O-wel'-lin the Rock Giant - Miwok
THERE was a great Giant who lived in the north. His name was Oo-wel'-lin, and he was as big as a pine tree. When he saw the country full of people he said they looked good to eat, and came and carried them off and ate them. He could catch ten men at a time and hold them between his fingers, and put more in a net on his back, and carry them off. He would visit a village and after eating all the people would move on to another, going southward from his home in the north.
When he had gone to the south end of the world and had visited all the villages and eaten nearly all the people--not quite all, for a few had escaped--he turned back toward the north. He crossed the Wah-kal'-mut-ta (Merced River) at a narrow place in the canyon about six miles above Op'-lah (Merced Falls) where his huge footprints may still be seen in the rocks) showing the exact place where he stepped from Ang-e'-sa-wā'-pah on the south side to Hik-kā'-nah on the north side.
When night came he went into a cave in the side of a round-topped hill over the ridge from Se-saw-che [a little south of the present town of Coulterville]. The people who had escaped found his sleeping place in the cave and shot their arrows at him but were not able to hurt him, for he was a rock giant.
When he awoke he was hungry and took the trail to go hunting. Then the people said to Oo'-choom the Fly: "Go follow Oo-wel'-lin and when he is hot bite him all over, on his head, on his eyes and ears, and all over his body, everywhere, all the way down to the bottoms of his feet, and find out where he can be hurt.
"All right," answered Oo'-choom the Fly, and he did as he was told. He followed Oo-wel'-lin and bit him everywhere from the top of his head, all the way down to his feet without hurting him, till finally he bit him under the heel. This made Oo-wel'-lin kick. Oo'-choom waited, and when the giant had fallen asleep bit him under the heel of the other foot, and he kicked again. Then Oo'-choom told the people.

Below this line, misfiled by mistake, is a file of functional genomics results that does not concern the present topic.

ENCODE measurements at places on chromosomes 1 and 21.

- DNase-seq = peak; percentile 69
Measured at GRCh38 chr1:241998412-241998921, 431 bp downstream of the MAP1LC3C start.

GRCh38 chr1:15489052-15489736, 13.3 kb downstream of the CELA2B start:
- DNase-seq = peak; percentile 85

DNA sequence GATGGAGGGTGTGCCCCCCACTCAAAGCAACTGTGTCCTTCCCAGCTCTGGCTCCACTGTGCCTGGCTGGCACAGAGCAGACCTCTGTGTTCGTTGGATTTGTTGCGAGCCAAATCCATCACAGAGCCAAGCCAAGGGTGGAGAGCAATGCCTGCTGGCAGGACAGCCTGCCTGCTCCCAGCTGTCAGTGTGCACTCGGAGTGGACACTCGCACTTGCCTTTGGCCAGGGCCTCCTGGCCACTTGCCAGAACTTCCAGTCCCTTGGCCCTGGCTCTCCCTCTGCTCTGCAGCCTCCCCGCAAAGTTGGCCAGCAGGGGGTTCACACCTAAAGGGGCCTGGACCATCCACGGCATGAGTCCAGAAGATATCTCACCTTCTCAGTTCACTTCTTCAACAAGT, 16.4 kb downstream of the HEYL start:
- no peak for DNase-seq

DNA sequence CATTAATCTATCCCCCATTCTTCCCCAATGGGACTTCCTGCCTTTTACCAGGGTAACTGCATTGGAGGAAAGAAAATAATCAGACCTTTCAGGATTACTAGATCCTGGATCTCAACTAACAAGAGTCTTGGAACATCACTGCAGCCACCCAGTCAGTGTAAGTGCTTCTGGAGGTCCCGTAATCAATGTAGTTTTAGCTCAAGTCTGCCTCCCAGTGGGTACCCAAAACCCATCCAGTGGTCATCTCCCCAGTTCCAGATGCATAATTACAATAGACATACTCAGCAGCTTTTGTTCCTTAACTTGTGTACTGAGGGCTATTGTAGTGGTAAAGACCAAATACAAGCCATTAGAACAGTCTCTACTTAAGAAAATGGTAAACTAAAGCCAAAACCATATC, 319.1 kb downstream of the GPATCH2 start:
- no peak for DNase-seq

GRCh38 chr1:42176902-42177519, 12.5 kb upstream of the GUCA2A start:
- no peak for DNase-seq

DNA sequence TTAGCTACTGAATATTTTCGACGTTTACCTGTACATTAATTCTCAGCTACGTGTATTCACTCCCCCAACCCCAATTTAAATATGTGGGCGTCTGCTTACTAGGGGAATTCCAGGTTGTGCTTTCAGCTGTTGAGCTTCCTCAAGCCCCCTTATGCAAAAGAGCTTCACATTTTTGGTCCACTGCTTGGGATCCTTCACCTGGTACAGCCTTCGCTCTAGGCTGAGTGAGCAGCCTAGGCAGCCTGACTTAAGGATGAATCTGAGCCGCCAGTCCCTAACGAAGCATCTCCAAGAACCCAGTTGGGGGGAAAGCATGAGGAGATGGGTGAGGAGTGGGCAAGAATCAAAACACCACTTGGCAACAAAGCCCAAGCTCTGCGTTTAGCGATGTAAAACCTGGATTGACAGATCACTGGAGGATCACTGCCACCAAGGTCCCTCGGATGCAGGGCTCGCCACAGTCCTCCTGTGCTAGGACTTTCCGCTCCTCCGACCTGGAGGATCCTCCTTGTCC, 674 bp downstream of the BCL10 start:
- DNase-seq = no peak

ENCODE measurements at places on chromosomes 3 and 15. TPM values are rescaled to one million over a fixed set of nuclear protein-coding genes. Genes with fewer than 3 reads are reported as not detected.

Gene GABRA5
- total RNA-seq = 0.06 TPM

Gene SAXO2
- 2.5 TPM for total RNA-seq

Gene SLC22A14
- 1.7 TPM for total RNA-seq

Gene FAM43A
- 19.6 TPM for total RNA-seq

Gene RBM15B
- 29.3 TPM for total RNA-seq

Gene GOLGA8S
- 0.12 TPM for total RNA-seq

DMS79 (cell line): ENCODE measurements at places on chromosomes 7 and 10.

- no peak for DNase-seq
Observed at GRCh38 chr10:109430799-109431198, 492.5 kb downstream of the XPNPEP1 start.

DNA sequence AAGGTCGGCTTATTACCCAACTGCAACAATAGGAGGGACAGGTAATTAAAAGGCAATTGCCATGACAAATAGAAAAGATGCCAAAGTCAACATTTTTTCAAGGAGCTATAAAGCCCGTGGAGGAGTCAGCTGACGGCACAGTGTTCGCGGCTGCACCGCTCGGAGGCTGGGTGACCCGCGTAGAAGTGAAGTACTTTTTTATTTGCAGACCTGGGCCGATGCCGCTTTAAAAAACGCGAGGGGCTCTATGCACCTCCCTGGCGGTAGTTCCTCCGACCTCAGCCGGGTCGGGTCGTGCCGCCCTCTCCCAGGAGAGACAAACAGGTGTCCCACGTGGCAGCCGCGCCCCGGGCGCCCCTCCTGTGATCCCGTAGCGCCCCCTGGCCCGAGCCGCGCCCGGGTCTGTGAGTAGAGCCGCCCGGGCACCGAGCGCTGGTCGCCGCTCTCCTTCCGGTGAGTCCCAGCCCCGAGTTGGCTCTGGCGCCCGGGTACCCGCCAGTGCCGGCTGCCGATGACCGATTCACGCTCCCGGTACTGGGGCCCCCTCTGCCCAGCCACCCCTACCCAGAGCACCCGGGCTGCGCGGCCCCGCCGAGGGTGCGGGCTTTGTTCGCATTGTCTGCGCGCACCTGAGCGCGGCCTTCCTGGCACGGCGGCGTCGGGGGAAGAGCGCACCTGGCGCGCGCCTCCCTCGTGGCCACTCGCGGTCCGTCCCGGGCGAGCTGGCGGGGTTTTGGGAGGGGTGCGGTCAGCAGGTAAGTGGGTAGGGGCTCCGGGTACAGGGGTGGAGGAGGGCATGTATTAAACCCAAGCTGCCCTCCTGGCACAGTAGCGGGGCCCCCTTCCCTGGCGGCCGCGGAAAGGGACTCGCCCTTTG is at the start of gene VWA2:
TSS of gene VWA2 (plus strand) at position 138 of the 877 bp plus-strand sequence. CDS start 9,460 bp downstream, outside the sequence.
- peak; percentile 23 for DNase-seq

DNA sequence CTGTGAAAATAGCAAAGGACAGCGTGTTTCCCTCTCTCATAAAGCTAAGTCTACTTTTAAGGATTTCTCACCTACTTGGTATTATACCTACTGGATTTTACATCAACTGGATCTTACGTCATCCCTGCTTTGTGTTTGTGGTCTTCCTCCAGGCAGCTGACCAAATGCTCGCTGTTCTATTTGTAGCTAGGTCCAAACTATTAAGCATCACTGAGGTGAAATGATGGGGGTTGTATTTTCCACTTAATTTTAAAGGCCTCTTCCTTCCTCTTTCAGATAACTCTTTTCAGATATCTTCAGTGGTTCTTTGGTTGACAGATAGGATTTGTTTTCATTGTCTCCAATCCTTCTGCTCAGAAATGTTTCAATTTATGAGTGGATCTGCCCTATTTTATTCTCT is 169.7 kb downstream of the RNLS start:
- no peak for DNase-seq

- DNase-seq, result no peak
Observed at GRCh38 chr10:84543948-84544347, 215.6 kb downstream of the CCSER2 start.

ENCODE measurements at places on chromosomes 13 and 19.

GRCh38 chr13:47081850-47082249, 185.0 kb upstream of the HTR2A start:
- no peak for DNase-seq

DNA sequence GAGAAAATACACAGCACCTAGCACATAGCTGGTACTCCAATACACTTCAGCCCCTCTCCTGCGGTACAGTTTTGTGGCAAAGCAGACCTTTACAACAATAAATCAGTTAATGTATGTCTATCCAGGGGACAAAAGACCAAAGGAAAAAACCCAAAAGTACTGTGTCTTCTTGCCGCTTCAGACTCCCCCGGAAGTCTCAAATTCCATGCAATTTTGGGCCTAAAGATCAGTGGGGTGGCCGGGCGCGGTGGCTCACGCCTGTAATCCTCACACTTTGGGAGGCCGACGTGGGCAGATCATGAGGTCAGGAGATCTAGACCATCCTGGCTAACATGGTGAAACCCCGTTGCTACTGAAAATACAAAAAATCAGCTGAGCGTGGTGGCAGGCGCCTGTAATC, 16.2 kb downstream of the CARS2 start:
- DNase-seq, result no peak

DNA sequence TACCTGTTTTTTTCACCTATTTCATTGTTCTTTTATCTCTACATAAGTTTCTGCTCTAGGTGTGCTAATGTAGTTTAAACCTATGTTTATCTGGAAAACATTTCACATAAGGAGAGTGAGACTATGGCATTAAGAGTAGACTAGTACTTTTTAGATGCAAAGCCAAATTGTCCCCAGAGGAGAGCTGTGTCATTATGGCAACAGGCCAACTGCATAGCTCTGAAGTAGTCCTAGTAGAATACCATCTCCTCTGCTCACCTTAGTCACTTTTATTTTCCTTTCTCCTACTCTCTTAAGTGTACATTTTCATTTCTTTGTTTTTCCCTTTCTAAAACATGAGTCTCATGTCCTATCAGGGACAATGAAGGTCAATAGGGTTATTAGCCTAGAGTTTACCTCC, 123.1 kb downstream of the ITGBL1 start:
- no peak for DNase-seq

When the people heard this they took sharp sticks and long sharp splinters of stone and set them up firmly in the trail, and hid nearby and watched. After a while Oo-wel'-lin came back and stepped on the sharp points till the bottoms of his feet were stuck full of them. This hurt him dreadfully, and he fell down and died.
When he was dead the people asked, "Now he is dead, what are we to do with him?"
And they all answered that they did not know.
But a wise man said, "We will pack wood and make a big fire and burn him."
Then everyone said, "All right, let's burn him," and they brought a great quantity of dry wood and made a big fire and burned Oo-wel'-lin the Giant. When he began to burn, the wise man told everybody to watch closely all the time to see if any part should fly off to live again, and particularly to watch the whites of his eyes. So all the people watched closely all the time he was burning. His flesh did not fly off; his feet did not fly off; his hands did not fly off; but by and by the whites of his eyes flew off quickly--so quickly indeed that no one but Chik'-chik saw them go.
Chik'-chik was a small bird whose eyes looked sore, but his sight was keen and quick. He was watching from a branch about twenty feet above the Giant's head and saw the whites of the eyes fly out. He saw them fly out and saw where they went and quickly darted after them and brought them back and put them in the fire again, and put on more wood and burnt them until they were completely consumed.
The people now made a hole and put Oo-wel'lin's ashes in it and piled rocks on the place and watched for two or three days. But Oo-wel'-lin was dead and never came out.
Then the wise man asked each person what he would like to be, and called their names. Each answered what animal he would be, and forthwith turned into that animal and has remained the same to this day.
This was the beginning of the animals as they are now-the deer, the ground squirrel, the bear, and other furry animals; the bluejay, the quail, and other birds of all kinds, and snakes and frogs and the yellowjacket wasp and so on.
Before that they were Hoi-ah'-ko-the FIRST PEOPLE.
The Dawn of the World; Myths and Weird Tales Told by the Mewan [Miwok] Indians of California; Collected and Edited by C. Hart Merriam; Cleveland: Arthur H. Clarke Co.,  ] and is now in the public domain.